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Identifying and addressing the symptoms of a concussion-Part I

On Behalf of | Feb 18, 2015 | Brain Injury

Many people in New Haven, Connecticut, know about concussions. While in many cases, concussions are not life-threatening; however, as with other traumatic brain injuries, the effects of a concussion can still be very serious. According to the Centers for Disease Control and Prevention, concussions are defined as a type of traumatic brain injury that impedes the way in which the brain functions. Concussions are generally caused by a head injury or a jolt to the brain.

In many cases when a person has suffered a concussion, a full recovery is possible within a short span of time. However, the pace of recovery is usually slower among older adults, children and teenagers. If, for some reason, the symptoms of a concussion continue for an extended period of time, especially in the case of older adults, children or teenagers, the situation should be considered serious. This also holds true for those people who have suffered a concussion in the past.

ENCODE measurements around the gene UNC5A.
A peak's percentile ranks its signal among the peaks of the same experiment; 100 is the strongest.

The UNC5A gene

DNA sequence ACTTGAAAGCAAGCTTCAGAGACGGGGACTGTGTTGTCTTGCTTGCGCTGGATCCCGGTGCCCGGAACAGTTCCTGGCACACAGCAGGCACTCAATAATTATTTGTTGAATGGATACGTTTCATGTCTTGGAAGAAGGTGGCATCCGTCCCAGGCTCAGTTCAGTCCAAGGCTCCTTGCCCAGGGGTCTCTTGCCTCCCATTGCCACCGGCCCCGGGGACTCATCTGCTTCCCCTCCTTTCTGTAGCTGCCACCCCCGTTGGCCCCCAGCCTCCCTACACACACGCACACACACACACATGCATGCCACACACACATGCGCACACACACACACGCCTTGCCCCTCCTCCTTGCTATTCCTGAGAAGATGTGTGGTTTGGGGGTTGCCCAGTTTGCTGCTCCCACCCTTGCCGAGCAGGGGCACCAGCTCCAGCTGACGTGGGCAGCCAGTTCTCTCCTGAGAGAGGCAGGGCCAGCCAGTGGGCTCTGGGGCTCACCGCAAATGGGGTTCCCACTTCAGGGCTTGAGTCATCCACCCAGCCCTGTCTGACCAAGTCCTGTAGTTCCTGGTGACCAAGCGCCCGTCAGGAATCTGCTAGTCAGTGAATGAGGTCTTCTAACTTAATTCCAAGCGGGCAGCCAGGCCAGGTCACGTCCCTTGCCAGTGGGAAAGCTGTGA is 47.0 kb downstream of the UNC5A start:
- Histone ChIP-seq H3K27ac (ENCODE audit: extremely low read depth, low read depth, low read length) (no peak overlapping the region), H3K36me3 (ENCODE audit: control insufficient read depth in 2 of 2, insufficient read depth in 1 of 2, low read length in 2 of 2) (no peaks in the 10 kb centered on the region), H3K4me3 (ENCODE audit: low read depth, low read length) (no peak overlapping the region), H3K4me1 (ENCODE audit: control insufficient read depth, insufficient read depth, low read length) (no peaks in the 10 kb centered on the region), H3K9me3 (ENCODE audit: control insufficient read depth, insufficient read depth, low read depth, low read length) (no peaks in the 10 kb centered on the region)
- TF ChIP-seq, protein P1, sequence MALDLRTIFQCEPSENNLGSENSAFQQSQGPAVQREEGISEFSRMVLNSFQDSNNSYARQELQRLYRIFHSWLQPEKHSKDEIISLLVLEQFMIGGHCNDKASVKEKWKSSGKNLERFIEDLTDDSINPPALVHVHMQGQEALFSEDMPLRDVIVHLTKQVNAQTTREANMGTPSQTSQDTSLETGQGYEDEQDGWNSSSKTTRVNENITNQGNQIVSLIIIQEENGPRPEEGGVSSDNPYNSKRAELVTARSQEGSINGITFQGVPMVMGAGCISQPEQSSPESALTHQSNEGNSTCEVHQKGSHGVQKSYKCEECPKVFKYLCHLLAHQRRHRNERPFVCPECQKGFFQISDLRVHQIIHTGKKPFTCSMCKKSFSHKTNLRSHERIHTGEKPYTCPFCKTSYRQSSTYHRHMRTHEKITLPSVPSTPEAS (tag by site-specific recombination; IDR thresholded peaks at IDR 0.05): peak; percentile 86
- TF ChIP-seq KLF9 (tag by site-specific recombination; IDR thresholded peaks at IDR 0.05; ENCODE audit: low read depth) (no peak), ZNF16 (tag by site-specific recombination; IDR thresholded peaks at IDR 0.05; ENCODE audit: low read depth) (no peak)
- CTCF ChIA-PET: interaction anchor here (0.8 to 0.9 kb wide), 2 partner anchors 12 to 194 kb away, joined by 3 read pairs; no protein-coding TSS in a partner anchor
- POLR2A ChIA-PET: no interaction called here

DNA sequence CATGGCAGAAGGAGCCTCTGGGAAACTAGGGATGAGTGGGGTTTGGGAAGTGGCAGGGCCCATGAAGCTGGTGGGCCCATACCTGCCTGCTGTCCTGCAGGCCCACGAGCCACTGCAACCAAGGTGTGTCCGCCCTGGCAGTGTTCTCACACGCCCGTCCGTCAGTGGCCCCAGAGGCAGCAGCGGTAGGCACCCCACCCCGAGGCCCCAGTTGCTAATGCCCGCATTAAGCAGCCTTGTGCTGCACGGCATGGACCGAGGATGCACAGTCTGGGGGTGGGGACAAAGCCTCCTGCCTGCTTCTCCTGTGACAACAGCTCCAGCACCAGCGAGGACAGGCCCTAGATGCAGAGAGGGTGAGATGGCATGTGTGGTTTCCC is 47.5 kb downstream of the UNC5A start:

In order to explain the various symptoms of a concussion, the Centers for Disease Control and Prevention has prepared a matrix that takes into consideration symptoms in four important categories. Those four areas include symptoms that have an effect on the patient’s thinking and memory; symptoms that affect various physical abilities; symptoms that have an effect on the victim’s moods and emotions and symptoms related to the victim’s sleep patterns.

While some symptoms of a concussion appear immediately, other symptoms may reveal themselves after a substantial amount of time, once a person resumes a normal life and exerts more pressure on the brain in order to perform various activities. Although many people who have suffered a concussion may face certain difficulties or discomforts, that person is often unable to identify the symptoms of a concussion at the right time. However, with adequate knowledge of concussions, that problem may be resolved.

Source:, “Concussion,” accessed Feb. 17, 2015.



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